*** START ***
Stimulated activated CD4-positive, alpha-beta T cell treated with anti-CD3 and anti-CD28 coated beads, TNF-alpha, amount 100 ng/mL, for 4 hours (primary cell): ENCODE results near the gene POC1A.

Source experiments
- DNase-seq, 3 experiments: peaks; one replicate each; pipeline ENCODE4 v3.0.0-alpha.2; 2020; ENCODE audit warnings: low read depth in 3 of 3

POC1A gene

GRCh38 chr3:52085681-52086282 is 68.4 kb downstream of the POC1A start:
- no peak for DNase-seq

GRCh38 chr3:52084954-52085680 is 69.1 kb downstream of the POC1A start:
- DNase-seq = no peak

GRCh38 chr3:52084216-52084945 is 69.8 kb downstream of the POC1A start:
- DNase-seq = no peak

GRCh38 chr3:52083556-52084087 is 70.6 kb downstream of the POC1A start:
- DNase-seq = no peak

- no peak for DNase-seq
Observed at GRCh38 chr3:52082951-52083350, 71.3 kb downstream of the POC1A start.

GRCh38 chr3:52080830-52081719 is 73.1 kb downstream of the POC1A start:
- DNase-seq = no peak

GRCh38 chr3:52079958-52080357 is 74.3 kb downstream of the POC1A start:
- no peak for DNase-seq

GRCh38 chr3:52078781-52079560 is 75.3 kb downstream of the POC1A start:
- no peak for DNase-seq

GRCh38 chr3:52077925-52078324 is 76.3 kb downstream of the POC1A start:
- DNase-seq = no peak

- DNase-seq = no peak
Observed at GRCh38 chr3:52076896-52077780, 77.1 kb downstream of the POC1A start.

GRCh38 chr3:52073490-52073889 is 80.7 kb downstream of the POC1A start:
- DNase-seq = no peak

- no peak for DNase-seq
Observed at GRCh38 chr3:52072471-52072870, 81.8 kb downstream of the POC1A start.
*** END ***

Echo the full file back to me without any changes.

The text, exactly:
Stimulated activated CD4-positive, alpha-beta T cell treated with anti-CD3 and anti-CD28 coated beads, TNF-alpha, amount 100 ng/mL, for 4 hours (primary cell): ENCODE results near the gene POC1A.

Source experiments
- DNase-seq, 3 experiments: peaks; one replicate each; pipeline ENCODE4 v3.0.0-alpha.2; 2020; ENCODE audit warnings: low read depth in 3 of 3

POC1A gene

GRCh38 chr3:52085681-52086282 is 68.4 kb downstream of the POC1A start:
- no peak for DNase-seq

GRCh38 chr3:52084954-52085680 is 69.1 kb downstream of the POC1A start:
- DNase-seq = no peak

GRCh38 chr3:52084216-52084945 is 69.8 kb downstream of the POC1A start:
- DNase-seq = no peak

GRCh38 chr3:52083556-52084087 is 70.6 kb downstream of the POC1A start:
- DNase-seq = no peak

- no peak for DNase-seq
Observed at GRCh38 chr3:52082951-52083350, 71.3 kb downstream of the POC1A start.

GRCh38 chr3:52080830-52081719 is 73.1 kb downstream of the POC1A start:
- DNase-seq = no peak

GRCh38 chr3:52079958-52080357 is 74.3 kb downstream of the POC1A start:
- no peak for DNase-seq

GRCh38 chr3:52078781-52079560 is 75.3 kb downstream of the POC1A start:
- no peak for DNase-seq

GRCh38 chr3:52077925-52078324 is 76.3 kb downstream of the POC1A start:
- DNase-seq = no peak

- DNase-seq = no peak
Observed at GRCh38 chr3:52076896-52077780, 77.1 kb downstream of the POC1A start.

GRCh38 chr3:52073490-52073889 is 80.7 kb downstream of the POC1A start:
- DNase-seq = no peak

- no peak for DNase-seq
Observed at GRCh38 chr3:52072471-52072870, 81.8 kb downstream of the POC1A start.